State v. Johnson, No. E2010–00172–SC–DDT–DD.

CourtSupreme Court of Tennessee
Writing for the CourtSHARON G. LEE
Citation401 S.W.3d 1
Docket NumberNo. E2010–00172–SC–DDT–DD.
Decision Date19 April 2013
PartiesSTATE of Tennessee v. Nickolus L. JOHNSON.

401 S.W.3d 1

STATE of Tennessee
v.
Nickolus L. JOHNSON.

No. E2010–00172–SC–DDT–DD.

Supreme Court of Tennessee,
at Knoxville.

Jan. 3, 2013 Session.
April 19, 2013.


[401 S.W.3d 6]


James Thomas Bowman, Johnson City, Tennessee, and Stacy L. Street, Elizabethton, Tennessee, for the appellant, Nickolus L. Johnson.

Robert E. Cooper, Jr., Attorney General and Reporter; Deshea Dulany Faughn, Assistant Attorney General; H. Greeley Wells, District Attorney General; and Barry P. Staubus, Assistant District Attorney General, for the appellee, State of Tennessee.


OPINION
SHARON G. LEE, J., delivered the opinion of the Court, in which GARY R. WADE, C.J., JANICE M. HOLDER, CORNELIA A. CLARK, and WILLIAM C. KOCH, JR., JJ., joined.

SHARON G. LEE, J.

A jury convicted the defendant of premeditated first degree murder for shooting

[401 S.W.3d 7]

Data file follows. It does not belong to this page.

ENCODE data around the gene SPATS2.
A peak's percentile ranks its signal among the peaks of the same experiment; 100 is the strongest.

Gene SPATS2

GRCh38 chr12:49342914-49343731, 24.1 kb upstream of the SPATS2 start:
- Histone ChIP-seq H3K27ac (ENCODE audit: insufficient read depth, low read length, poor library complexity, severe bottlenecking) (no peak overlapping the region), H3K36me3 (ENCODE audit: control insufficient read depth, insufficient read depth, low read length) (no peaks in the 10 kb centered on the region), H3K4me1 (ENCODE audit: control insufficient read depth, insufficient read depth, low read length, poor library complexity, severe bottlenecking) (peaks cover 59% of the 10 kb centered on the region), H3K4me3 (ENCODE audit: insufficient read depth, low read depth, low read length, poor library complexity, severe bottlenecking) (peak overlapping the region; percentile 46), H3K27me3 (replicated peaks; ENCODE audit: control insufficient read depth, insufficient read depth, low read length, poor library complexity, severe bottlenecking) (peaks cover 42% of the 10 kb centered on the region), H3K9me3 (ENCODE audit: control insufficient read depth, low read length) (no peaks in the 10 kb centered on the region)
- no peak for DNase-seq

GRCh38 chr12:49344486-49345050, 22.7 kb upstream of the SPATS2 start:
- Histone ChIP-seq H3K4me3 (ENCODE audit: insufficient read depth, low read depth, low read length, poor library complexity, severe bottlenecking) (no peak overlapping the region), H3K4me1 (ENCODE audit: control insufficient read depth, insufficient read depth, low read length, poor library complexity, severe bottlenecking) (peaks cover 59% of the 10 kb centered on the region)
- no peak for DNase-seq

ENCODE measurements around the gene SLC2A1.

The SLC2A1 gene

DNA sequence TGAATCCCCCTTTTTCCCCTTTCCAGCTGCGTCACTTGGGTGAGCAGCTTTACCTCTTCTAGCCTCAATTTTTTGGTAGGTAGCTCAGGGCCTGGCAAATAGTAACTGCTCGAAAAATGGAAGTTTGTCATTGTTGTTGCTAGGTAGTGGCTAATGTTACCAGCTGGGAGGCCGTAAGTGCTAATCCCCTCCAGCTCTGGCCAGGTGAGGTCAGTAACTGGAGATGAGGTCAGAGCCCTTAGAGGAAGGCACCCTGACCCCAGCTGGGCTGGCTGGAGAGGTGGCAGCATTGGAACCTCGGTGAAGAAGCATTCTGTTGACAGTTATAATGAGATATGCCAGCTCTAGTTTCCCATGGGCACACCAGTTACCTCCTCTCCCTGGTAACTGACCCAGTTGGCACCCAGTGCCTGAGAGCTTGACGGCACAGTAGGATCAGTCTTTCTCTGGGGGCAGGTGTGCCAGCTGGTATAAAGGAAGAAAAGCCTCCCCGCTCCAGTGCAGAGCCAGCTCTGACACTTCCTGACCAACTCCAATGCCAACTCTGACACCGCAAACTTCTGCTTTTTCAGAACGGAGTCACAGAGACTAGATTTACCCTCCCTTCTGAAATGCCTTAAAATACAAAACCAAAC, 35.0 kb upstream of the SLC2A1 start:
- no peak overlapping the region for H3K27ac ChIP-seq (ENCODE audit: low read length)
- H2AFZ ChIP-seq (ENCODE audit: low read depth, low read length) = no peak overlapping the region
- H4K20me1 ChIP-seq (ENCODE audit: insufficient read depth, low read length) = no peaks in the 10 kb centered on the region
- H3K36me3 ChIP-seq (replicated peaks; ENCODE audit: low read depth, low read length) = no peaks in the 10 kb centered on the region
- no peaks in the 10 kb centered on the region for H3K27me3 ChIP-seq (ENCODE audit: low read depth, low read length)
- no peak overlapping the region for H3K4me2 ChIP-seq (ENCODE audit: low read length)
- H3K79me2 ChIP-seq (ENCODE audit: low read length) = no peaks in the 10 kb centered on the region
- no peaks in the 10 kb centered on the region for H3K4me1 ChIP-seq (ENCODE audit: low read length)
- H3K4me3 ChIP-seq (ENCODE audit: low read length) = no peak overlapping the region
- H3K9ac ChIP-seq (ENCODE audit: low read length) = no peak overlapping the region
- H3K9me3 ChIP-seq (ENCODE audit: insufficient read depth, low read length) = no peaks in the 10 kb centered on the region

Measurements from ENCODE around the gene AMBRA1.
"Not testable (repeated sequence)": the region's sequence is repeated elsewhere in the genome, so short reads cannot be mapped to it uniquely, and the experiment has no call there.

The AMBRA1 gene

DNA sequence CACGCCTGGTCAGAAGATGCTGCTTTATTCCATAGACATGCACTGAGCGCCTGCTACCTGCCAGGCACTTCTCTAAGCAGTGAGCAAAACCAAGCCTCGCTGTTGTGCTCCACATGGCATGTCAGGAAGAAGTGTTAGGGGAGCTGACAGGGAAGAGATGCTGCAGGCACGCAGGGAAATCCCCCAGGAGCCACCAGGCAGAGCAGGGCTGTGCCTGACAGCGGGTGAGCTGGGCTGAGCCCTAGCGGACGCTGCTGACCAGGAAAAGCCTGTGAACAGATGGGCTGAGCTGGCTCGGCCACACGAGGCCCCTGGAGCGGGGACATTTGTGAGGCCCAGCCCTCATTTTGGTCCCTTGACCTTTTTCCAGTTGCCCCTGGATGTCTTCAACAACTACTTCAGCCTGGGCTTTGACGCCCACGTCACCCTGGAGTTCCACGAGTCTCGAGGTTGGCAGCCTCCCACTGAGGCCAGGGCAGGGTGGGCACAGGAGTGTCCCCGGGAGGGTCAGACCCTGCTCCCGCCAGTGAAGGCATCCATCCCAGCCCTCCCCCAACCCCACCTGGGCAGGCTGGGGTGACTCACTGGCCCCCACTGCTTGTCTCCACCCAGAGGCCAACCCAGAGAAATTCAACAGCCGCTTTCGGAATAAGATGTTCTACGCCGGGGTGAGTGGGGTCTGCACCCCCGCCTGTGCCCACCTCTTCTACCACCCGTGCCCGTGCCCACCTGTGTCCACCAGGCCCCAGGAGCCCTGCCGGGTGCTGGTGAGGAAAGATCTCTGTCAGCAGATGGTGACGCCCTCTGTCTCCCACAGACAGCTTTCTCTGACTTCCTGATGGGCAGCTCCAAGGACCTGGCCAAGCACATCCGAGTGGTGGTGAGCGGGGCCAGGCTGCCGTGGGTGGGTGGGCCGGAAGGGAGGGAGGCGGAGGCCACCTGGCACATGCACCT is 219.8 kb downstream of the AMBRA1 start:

and killing a police officer. As the penalty phase of the trial began, the defendant refused to allow his lawyers to present mental health mitigation evidence. After questioning the defendant about his decision, the trial court directed two mental health experts to evaluate the defendant's mental competency. After the evaluation, the mental health experts testified that they could not render an opinion as to the defendant's competency because the defendant had refused to cooperate. The trial court ruled that the defendant had failed to overcome the presumption of competency and was therefore competent to waive the presentation of expert mental health testimony. The State proved the existence of two aggravating circumstances pursuant to Tennessee Code Annotated sections 39–13–204(i)(2) and (9) (2006). The defendant presented testimony from family and friends. The jury sentenced the defendant to death. The Court of Criminal Appeals affirmed the defendant's conviction and sentence. State v. Johnson, No. E2010–00172–CCA–R3–DD, 2012 WL 690218 (Tenn.Crim.App. Mar. 5, 2012). We hold that a mentally competent defendant may waive the presentation of mitigation evidence during the penalty phase of a capital trial. We further hold that (1) the evidence does not preponderate against the trial court's ruling that the defendant was mentally competent to waive the presentation of mitigation evidence; (2) the trial court did not err in overruling the defendant's motion for a mistrial based on the State's improper reference to abortion during its closing argument; (3) the defendant's challenge to the constitutionality of Tennessee's death penalty is without merit; and (4) based on our review of the death sentence, as required by Tennessee Code Annotated section 39–13–206(c) (2010), the death sentence was not imposed in an arbitrary fashion; the evidence supports the jury's finding of statutory aggravating circumstances; the evidence supports the jury's finding that the aggravating circumstances outweigh any mitigating circumstances; and the sentence of death is not excessive or disproportionate to the penalty imposed in similar cases. We affirm the defendant's first degree murder conviction and sentence of death.